The history of jazz generally focuses on the musicians. Rightly so, but it should also include the record producers. These often-forgotten producers ensure that the music is not lost. Eric Dolphy had forgotten them when he said, “When you hear music, after it’s over, it’s gone in the air; you can never capture it again.” Record producers have been able to capture a music that is otherwise ephemeral, leaving posterity a rich legacy of improvised jazz.
One of the most important producers was Bob Thiele (1922-1996). He started working in the recording industry as a 17-year-old and continued to the end of his life for a total of 56 years. His drive, affability and musical sensitivity enabled him to record countless great jazz musicians. We are so fortunate that we can still hear these jazz musicians today.
Born into a prosperous New York family, Bob Thiele became a jazz fan at the early age of 13 when his father gave him a record player and some 78s. The 78s included music by Benny Goodman and Tommy Dorsey. Soon he was also listening to Fats Waller and Frankie Trumbauer. He quickly became an avid listener: “When I would come home from school, I went right to my room and listened to records until dinner time.” (WWW, p. 11) Next he began to frequent local jazz clubs with his friend Dan Priest. At their favorite club, they saw Mugsy Spanier, Pee Wee Russell, Bud Freeman, Bobby Hackett and Wild Bill Davison: “We would arrive at Nick’s at around 9 pm (very early in those days) just about every night, get our front row seats, order our Coca-Cola, and stay listening to music until 4 am.” (WWW, p. 11)
Soon the precocious teen was visiting other New York jazz clubs and getting to know the musicians personally. He was still only 14 when he managed to land a 15-minute radio program on a foreign-language New York station. He soon graduated to a larger station, WBYN, and to a one-hour program. At the same time his record collection was growing.
Not surprisingly, he took up an instrument and began to organize concerts and jam sessions. As a Goodman fan, he learnt the clarinet and soon ran a 14-piece band that played at schools and beach clubs. For a while he organized Sunday afternoon jam sessions, paying musicians $30 each. Although these jam sessions lost money, they attracted jazz greats like Lester Young and Coleman Hawkins.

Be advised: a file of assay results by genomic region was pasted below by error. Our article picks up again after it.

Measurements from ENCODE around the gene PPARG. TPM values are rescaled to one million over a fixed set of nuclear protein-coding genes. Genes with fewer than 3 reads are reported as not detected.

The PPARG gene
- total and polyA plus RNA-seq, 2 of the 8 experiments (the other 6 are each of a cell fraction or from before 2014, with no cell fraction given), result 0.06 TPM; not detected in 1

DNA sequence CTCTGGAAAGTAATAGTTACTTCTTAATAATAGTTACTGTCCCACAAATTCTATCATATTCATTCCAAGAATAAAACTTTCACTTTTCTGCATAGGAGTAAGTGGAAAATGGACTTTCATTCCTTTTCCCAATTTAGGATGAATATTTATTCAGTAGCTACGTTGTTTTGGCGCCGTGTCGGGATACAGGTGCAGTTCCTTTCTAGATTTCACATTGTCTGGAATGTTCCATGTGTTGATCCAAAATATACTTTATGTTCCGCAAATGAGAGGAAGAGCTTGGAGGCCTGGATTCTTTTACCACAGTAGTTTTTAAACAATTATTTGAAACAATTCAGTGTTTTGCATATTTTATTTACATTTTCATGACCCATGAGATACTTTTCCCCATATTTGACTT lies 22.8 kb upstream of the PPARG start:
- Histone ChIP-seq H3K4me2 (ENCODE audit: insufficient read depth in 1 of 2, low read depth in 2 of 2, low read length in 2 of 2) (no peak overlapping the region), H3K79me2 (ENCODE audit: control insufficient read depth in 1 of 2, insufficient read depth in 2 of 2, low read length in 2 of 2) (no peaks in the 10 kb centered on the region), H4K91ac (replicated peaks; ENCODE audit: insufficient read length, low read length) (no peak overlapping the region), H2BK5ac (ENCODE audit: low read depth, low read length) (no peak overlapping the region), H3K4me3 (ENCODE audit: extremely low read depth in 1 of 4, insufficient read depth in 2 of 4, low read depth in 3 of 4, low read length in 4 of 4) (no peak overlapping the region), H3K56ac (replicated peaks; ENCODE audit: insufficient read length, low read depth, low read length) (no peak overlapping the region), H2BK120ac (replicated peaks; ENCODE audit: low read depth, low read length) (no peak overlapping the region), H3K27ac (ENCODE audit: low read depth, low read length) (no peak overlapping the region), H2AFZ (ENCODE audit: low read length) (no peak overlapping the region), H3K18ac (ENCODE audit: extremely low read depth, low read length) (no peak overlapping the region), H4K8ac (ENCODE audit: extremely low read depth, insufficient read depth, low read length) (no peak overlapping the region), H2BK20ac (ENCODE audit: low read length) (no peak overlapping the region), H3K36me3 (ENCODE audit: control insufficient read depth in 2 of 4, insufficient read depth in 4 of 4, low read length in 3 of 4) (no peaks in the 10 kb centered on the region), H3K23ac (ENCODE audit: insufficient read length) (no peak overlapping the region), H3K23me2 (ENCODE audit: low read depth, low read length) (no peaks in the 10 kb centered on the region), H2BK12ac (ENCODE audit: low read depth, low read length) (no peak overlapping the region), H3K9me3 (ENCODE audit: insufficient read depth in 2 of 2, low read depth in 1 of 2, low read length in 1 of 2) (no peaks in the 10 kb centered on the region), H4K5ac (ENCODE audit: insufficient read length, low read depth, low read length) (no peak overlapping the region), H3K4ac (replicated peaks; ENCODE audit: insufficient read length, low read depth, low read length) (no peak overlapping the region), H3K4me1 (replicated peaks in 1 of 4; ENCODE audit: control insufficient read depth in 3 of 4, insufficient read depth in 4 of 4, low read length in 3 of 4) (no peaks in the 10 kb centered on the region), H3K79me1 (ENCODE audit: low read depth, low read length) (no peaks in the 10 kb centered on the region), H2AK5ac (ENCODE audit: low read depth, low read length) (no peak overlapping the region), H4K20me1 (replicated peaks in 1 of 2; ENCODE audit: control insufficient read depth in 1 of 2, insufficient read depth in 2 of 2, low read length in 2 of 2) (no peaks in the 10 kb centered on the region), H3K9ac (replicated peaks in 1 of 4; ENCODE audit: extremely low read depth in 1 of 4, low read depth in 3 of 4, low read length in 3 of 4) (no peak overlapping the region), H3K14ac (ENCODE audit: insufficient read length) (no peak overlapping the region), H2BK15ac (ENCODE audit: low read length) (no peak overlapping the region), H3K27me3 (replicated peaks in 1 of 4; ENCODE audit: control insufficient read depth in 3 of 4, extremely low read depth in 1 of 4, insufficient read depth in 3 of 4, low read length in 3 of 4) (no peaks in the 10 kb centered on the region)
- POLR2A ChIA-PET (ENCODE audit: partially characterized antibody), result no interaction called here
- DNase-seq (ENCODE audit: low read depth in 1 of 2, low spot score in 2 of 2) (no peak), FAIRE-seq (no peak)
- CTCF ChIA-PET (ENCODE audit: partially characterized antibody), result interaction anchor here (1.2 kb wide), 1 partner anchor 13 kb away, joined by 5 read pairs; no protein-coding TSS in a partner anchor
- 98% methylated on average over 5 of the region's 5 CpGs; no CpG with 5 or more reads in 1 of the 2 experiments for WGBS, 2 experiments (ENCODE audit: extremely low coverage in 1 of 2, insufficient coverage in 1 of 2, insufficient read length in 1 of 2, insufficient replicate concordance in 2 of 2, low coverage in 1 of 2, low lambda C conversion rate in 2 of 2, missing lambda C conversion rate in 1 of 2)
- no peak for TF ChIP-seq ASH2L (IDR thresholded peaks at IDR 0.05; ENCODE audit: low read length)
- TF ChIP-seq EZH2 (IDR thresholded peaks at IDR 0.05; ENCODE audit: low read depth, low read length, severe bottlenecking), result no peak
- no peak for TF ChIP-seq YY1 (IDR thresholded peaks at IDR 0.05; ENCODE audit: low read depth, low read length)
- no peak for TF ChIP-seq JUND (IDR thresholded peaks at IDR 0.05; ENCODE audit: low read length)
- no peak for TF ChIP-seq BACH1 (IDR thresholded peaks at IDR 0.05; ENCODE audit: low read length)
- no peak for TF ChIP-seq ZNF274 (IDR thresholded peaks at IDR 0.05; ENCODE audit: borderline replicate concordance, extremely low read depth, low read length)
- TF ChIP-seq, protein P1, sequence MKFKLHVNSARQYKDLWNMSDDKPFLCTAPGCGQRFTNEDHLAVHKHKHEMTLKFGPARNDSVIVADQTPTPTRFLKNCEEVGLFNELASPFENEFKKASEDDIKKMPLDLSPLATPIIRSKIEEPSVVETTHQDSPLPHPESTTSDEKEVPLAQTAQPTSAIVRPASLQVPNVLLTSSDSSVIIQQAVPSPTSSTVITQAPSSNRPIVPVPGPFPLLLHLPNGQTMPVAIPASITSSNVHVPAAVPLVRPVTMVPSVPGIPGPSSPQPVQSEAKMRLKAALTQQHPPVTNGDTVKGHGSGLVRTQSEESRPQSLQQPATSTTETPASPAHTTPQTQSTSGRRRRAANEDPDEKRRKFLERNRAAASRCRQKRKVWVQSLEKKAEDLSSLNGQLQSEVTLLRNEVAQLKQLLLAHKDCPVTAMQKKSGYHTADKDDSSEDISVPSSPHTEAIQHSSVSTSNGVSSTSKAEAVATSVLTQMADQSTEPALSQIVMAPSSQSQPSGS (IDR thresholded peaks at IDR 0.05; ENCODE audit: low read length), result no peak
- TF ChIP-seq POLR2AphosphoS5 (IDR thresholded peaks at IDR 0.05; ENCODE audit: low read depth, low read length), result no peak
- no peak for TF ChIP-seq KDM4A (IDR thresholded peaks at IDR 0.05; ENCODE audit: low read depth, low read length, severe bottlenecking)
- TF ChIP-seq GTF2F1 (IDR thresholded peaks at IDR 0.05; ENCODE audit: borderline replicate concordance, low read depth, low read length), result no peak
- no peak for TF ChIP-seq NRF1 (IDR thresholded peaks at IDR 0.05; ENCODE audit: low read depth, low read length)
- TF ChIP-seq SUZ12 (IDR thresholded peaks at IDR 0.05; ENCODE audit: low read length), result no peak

As if this schoolboy, now 17, wasn’t busy enough, he started up a magazine, Jazz, which ran for several years. As well, he set up his own jazz label, Signature Records: “All I knew was that you hire a studio and get an engineer, who then puts up a few microphones, and that was it. There was no tape then; the music went from the instruments in the microphones and onto lacquer discs.” (WWW, p. 26) His first issue featured pianist Art Hodes. Making good use of his jazz acquaintances, he soon recorded Yank Lawson, Pee Wee Russell, Eddie Condon and James P. Johnson.
By the end of the 1930s he was fully involved with the New York Jazz scene. He would see Chick Webb, Andy Kirk and Jimmie Lunceford at the Savoy Ballroom and Thelonious Monk, Dizzy Gillespie, Charlie Christian and Charlie Parker at Minton’s Playhouse.
This fairytale almost ended when he was 19. Following the attack on Pearl Harbour, Thiele enlisted. But Lady Luck was with him as he was posted locally to the Manhattan Beach Coast Guard. He could still visit his New York jazz clubs when off-duty. Further he was able to continue recording for his Signature Records label.